I knew exactly how to handle my temptation to graze: work harder. Literally, that has been my solution for many moments when I knew my brain would want to start a binge session. I would work hard: cleaning, writing, organizing, gardening. Anything that required brainpower and manpower could keep me out of the pantry. This was especially true during the girls’ younger years when the reason for my binging was to escape the stress and demands of raising toddlers and caring for a little one with intense developmental and medical needs.
The problem was, I couldn’t stay busy forever. My already exhausted mind and body would rebel and then those cravings were bigger and more intense than ever.
The funny thing about cravings, though, is that they are scarier and more intense when we are running from them. When I was first taught the concept of sitting with an urge, I was skeptical. There was no way I wanted to give that feeling my full attention. But, when I did, I noticed that it shrank away and came in waves that petered out. It reminded me so much of a toddler tantrum. With a toddler tantrum we can try to discipline or ignore but eventually if we give in next time that toddler is ready to go even longer. However, when we sit with them, drama-free and more curious than emotional, often the tantrum is over and the child is ready to move on.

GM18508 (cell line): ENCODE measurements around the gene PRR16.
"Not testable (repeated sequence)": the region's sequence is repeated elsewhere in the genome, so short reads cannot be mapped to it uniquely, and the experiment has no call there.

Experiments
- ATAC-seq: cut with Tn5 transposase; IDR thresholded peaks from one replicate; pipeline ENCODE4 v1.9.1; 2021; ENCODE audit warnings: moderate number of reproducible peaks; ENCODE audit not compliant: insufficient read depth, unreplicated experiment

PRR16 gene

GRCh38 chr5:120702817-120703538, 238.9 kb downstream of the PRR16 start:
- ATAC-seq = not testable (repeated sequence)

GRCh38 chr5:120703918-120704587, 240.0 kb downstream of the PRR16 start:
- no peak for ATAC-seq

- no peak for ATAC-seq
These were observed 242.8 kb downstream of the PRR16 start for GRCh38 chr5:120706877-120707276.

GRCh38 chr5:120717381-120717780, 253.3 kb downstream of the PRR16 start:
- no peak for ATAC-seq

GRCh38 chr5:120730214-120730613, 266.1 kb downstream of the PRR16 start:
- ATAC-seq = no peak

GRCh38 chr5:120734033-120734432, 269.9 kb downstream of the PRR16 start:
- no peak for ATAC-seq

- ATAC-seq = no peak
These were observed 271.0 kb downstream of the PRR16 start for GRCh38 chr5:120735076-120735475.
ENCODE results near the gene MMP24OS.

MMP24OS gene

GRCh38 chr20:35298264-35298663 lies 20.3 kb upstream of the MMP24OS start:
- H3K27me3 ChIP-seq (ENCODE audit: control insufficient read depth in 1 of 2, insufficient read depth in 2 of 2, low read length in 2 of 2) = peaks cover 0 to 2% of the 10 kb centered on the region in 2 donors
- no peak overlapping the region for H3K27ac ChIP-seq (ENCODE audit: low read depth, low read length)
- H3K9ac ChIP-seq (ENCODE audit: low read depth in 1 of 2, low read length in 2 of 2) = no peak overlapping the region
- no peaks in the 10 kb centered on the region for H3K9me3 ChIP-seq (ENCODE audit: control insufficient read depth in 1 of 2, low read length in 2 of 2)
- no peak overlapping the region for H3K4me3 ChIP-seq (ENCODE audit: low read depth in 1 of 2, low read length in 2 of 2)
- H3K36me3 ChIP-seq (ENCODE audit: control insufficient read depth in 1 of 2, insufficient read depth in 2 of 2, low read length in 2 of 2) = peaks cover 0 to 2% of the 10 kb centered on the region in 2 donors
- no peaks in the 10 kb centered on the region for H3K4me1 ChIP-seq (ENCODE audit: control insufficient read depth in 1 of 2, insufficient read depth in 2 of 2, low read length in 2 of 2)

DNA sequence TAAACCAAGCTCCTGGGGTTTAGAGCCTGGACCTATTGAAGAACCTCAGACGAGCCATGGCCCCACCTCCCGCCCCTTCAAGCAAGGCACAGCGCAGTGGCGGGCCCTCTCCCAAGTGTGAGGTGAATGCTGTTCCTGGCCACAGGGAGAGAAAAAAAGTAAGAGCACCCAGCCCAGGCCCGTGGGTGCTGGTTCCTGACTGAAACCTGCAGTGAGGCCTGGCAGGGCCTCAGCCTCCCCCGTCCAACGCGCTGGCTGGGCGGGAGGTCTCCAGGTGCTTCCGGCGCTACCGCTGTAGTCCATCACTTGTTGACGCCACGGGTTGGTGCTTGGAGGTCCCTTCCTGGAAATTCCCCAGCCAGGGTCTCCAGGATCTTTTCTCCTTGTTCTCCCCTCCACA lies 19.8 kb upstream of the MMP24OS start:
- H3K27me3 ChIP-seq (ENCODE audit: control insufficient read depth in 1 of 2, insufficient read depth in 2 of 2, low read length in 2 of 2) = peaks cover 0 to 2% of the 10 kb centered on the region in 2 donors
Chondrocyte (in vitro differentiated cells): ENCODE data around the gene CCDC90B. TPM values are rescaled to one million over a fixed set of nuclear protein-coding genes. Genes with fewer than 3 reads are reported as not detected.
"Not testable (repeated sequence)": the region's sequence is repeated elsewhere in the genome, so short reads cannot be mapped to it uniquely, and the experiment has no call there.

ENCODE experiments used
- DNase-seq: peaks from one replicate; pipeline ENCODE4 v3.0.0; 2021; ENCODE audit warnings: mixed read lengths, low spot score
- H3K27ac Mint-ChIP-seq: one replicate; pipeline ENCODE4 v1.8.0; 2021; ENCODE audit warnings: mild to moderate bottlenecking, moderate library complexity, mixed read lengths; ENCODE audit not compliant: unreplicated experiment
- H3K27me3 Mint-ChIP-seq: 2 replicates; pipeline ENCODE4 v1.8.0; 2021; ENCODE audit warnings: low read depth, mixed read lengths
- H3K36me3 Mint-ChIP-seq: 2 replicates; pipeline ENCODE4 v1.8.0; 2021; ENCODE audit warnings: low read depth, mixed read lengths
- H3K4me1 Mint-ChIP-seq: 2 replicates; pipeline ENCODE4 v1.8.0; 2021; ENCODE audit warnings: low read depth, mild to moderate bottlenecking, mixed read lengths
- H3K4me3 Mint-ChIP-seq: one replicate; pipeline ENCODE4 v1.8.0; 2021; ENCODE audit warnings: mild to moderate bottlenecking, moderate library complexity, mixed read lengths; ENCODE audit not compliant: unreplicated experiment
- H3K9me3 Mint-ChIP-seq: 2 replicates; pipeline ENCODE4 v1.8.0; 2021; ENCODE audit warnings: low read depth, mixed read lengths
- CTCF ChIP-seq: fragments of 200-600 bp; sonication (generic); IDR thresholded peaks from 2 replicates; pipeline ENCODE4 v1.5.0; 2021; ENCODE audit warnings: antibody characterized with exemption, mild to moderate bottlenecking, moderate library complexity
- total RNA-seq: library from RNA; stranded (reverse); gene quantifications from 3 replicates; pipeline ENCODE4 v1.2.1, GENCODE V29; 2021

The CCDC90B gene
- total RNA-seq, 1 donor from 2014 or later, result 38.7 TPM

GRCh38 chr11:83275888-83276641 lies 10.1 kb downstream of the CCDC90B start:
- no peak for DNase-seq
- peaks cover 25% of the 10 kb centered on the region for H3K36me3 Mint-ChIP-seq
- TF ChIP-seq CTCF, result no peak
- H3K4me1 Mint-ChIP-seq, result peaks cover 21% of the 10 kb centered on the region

Do this with that urge, that craving. Sit in a quiet place. Notice where you feel it physically. Ask what you are thinking about that item or activity you want. Curiously ask why that urge originated from. Set a timer and give the urge your full attention for a few minutes. You might notice that it goes away quickly and is not as intense as you thought it was.
There is an amazing passage in Philippians chapter 4. Paul speaks about worry and anxiety then he follows it all by saying that he has learned to be content in every circumstance, whether he is in need or in want because, he says, “I can do all things through God who gives me strength.” (Philippians 4:13). That ability to be content, to sit in acceptance of a circumstance, is what gives us strength to not struggle in cravings for things that can’t and don’t serve us.
Journal prompt: What do your cravings feel like? When do they seem to happen the most? Where do you feel them in your body? What thoughts come up for you when the cravings are strongest? What happens when you sit quietly with that craving for a few moments?
by Lora Armendariz
You Can Do It!
Do you want to fall out of love with a destructive habit? The first 42 episodes of this podcast are a resource for anyone who wants encouragement and information as they take a six week break from a habit in order to fall out of love with it.